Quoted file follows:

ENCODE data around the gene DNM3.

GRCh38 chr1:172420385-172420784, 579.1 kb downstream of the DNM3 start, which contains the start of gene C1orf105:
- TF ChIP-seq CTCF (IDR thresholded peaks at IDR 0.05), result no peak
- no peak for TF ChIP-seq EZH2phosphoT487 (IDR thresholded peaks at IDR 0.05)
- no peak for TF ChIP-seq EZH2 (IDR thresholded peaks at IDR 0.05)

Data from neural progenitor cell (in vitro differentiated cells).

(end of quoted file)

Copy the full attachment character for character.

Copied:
ENCODE data around the gene DNM3.

GRCh38 chr1:172420385-172420784, 579.1 kb downstream of the DNM3 start, which contains the start of gene C1orf105:
- TF ChIP-seq CTCF (IDR thresholded peaks at IDR 0.05), result no peak
- no peak for TF ChIP-seq EZH2phosphoT487 (IDR thresholded peaks at IDR 0.05)
- no peak for TF ChIP-seq EZH2 (IDR thresholded peaks at IDR 0.05)

Data from neural progenitor cell (in vitro differentiated cells).